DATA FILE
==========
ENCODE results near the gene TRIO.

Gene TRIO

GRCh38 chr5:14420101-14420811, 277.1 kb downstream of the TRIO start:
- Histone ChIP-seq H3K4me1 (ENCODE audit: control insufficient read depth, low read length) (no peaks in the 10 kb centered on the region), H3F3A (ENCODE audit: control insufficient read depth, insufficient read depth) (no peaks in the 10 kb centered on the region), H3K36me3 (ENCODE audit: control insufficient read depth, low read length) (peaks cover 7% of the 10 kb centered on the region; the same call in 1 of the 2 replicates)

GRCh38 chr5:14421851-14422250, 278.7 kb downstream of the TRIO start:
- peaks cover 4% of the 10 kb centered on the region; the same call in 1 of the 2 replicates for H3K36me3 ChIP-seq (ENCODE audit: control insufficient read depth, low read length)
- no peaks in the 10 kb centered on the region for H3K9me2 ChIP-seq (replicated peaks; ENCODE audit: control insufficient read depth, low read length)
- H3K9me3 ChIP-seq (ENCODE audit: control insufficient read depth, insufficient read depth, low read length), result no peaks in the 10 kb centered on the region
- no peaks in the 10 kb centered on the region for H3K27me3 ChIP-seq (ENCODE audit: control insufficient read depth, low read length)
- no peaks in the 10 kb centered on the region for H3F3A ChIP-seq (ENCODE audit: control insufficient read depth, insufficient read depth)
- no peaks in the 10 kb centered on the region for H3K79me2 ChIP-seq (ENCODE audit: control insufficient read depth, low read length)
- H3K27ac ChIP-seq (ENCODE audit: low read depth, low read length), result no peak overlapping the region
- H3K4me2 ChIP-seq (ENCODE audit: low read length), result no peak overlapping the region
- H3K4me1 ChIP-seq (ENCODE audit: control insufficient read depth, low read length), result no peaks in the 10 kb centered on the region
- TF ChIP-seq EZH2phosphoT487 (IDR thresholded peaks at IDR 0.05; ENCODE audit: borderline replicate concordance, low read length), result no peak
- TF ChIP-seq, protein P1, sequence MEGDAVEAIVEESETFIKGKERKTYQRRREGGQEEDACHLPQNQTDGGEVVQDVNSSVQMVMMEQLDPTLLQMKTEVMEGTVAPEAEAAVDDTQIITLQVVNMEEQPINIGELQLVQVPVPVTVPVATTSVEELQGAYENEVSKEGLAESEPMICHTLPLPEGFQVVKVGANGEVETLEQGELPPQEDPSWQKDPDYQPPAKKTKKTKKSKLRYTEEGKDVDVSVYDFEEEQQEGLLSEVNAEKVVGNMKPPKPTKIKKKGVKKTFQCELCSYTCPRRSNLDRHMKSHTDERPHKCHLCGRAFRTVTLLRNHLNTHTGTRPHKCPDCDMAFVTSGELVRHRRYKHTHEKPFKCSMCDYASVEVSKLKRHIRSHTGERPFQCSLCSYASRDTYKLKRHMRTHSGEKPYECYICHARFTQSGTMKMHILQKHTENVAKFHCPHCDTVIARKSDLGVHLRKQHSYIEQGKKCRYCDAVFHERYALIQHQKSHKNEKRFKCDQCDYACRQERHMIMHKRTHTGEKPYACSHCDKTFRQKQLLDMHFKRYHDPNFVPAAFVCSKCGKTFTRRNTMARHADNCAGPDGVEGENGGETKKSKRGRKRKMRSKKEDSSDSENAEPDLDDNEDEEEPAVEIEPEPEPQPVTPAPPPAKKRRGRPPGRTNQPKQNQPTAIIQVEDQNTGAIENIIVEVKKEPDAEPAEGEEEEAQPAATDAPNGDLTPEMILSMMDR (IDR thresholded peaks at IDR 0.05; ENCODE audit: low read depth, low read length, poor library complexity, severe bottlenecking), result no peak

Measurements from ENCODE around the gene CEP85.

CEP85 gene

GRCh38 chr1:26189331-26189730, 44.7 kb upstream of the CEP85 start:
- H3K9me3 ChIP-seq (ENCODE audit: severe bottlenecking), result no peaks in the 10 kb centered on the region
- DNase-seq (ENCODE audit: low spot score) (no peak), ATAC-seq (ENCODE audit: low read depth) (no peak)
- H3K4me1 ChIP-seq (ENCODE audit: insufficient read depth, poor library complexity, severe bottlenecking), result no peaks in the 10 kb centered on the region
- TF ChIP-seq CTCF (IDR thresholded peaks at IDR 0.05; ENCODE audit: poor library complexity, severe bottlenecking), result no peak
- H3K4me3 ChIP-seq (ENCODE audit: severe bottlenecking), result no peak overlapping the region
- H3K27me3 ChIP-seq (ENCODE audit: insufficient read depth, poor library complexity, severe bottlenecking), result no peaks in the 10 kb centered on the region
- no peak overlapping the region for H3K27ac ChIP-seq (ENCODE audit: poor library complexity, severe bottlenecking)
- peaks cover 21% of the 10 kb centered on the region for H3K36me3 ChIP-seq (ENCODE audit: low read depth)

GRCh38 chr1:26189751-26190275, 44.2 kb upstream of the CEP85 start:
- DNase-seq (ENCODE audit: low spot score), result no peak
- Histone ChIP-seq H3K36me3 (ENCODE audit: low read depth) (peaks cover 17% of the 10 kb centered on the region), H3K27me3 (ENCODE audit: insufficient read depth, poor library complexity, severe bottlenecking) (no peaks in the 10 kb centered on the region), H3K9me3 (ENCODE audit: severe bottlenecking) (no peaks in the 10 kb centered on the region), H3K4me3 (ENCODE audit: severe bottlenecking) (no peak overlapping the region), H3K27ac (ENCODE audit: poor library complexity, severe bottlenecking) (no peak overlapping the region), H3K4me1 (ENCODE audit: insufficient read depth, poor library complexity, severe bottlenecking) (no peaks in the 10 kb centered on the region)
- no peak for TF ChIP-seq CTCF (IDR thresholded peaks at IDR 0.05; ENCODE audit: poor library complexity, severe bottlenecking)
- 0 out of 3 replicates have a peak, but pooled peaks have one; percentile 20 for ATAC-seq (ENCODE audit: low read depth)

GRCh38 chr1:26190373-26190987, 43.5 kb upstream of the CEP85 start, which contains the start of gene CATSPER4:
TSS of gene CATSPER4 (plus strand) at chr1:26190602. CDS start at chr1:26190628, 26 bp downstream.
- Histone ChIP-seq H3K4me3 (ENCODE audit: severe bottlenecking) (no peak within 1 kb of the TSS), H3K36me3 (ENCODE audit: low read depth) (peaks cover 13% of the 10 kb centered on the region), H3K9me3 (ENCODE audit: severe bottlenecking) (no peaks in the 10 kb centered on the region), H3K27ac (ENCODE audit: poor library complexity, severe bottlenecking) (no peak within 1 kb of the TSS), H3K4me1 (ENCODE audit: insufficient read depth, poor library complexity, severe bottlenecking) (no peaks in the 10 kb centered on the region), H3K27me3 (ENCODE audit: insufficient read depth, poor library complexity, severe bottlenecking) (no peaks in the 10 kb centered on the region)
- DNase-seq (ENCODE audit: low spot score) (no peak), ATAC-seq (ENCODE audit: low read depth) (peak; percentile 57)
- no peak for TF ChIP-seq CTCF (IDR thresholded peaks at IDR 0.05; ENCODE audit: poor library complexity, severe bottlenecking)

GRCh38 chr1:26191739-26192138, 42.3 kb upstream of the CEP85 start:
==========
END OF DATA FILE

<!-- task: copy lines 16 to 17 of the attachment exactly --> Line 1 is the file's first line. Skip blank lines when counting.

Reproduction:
- TF ChIP-seq, protein P1, sequence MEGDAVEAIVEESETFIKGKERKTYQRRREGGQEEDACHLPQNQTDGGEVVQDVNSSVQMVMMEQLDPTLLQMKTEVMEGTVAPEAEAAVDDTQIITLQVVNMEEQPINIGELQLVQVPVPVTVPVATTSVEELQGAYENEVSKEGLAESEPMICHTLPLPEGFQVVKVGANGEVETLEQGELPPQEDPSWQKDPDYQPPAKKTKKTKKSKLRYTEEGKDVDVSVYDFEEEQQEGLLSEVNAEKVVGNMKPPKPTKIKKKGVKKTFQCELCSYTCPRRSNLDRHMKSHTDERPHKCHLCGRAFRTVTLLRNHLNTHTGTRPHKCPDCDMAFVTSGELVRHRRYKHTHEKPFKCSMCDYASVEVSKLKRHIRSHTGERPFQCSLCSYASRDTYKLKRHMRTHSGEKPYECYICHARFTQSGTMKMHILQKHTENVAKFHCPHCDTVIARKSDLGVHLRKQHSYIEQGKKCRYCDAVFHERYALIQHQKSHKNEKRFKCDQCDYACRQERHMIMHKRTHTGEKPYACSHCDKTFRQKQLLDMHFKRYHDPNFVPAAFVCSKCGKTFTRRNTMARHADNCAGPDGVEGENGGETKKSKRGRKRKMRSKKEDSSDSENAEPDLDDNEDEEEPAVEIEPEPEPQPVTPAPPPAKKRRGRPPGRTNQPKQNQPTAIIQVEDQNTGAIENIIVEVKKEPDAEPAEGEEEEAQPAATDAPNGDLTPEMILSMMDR (IDR thresholded peaks at IDR 0.05; ENCODE audit: low read depth, low read length, poor library complexity, severe bottlenecking), result no peak

Measurements from ENCODE around the gene CEP85.